I think I heard it described really well. And we went from kind of, one crisis to another crisis. And actually, it’s just a perma crisis. And we’ve all become used to working in a heightened sense of crisis in a way that a few years ago, we didn’t really see. So that there is just more tension around everything we do, which can potentially cause a lot more friction in terms of the way we work. And the way we engage as well, which is obviously we’ll talk about relationships. Yeah, it’s something to be really mindful of. And I think actually, there’s that real demand from a consumer perspective, in terms of not just make me well, when I’m poorly, but keep me well as well. So how can I make sure that what I do really supports me to make me fit for the future. So that real Wellness mindset is coming through more and more.

Annette D’Abreo  03:41

Yeah, we’re definitely seeing that. So what do you think’s been the impact on the supplier and the retailer relationship?

Mark Hermsen  03:49

Well, things have become more one dimensional, it’s been very focused around price. And that has taken up a lot of the agenda, a lot of the conversation has defaulted to that which is, which is a shame, because, you know, traditionally the best suppliers and the best kind of connected retailers and suppliers, they’ve got kind of multiple contact points across their businesses. And a lot of those have suffered. So whether it’s kind of building joint marketing plans, investing in strategic initiatives, they’ve all suffered. So things have become very one dimensional and transactional in a way, which, you know, is kind of lingered on. I mean, there’s potentially green shoots of recovery. We’re just seeing last week signs of, you know, early signs of things slowing down and essentially deflation next year. But you know, it’s it’s, it’s become one dimensional, but as I said, there’s always opportunity and every adversity and the adversity. Post COVID is that there are now new opportunities to extend you know, this new sort of touch points for Health and Wellness. There’s new areas opening up. I mean, look at the movement with football and mental health focus in the last couple of years ago, a lot of football is coming out and talking about their own mental health. And people, and particularly men, starting to feel more comfortable about talking about their mental health, which is, you know, really, really great for society and also opens up the opportunity for a new market there as well.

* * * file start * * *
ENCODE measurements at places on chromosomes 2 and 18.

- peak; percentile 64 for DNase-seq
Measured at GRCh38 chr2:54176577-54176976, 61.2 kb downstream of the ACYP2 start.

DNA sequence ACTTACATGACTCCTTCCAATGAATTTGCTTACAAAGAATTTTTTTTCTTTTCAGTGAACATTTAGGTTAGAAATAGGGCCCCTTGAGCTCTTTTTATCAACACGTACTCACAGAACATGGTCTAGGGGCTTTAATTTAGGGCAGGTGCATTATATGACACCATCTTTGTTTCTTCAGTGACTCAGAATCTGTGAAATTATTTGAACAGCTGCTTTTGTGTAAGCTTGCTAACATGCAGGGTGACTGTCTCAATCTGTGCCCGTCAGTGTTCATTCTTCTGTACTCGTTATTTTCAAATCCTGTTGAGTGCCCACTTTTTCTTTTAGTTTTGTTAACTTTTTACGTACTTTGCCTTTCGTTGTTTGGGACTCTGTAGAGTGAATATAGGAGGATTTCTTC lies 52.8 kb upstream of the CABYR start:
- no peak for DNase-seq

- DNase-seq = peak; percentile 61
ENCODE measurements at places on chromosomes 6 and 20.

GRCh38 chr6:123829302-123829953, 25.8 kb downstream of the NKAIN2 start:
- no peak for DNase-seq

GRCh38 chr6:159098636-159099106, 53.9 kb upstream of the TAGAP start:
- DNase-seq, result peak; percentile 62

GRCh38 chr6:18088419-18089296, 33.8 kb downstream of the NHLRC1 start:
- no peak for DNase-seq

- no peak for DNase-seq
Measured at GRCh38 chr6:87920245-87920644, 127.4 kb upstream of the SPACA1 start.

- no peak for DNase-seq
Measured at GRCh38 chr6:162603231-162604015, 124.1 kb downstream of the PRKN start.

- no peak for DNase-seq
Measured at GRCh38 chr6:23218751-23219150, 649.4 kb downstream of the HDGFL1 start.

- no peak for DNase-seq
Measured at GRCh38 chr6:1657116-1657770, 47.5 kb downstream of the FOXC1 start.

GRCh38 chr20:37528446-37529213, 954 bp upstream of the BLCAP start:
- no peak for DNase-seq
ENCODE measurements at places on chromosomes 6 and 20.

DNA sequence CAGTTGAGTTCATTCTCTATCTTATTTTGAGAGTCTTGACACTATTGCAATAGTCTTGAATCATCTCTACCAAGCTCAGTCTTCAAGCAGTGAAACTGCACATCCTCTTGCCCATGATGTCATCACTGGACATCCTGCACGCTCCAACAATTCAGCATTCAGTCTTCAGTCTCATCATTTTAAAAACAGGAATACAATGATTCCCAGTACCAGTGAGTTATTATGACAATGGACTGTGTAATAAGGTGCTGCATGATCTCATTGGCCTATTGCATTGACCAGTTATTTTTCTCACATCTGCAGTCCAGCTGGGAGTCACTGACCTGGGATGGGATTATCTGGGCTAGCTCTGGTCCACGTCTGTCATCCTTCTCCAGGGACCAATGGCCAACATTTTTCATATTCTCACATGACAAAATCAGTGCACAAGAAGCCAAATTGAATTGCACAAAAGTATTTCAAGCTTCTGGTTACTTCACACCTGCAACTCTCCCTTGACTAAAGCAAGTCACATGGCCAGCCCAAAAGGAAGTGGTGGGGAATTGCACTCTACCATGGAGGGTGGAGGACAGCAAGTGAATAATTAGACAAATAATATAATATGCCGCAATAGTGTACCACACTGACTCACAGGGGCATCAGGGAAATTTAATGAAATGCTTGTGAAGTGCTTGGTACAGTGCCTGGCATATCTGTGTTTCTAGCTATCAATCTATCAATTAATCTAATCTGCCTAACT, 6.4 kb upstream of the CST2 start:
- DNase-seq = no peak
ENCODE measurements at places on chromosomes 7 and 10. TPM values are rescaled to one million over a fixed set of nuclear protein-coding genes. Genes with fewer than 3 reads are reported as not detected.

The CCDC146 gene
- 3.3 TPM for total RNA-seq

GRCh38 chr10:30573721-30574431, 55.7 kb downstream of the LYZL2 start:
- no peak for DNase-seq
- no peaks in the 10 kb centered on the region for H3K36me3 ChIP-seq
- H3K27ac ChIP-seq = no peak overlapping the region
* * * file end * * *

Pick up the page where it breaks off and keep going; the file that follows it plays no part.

Annette D’Abreo  05:18

So really, it’s lifting it above the whole price argument, isn’t it? It’s got to detract away from that. And the brand’s got to be much more than that.

Dahlia Stroud  05:26

It’s got to be more holistic than than just kind of fight on price, and I think when you talk about supplier retailer relationships, and some of the impact we’ve seen, across both sides of the table, I think people are exhausted, they’re exhausted of having the same conversations and almost reacting to the market. And now hopefully, for 2024. And unfortunately, I think this was very much a mindset for the last couple of years, which didn’t manifest is that opportunity to reset? How do we want to proactively plan for the future? What do we want to deliver together? What do consumers need more so than how to react to some of those market dynamics, which have really impacted how we’ve traded in the last few years. And I think I would say for anyone listening who’s a retailer or a supplier, really think about how you create a reset moment with the people that you’re working with, to really be proactive in the future, about the opportunities that exist within those Health and Wellness categories to drive growth.

Annette D’Abreo  06:16

So that really, that’s all about having strong relationships really and if we don’t have that collaboration, then things start to break down. So your view about the importance of that.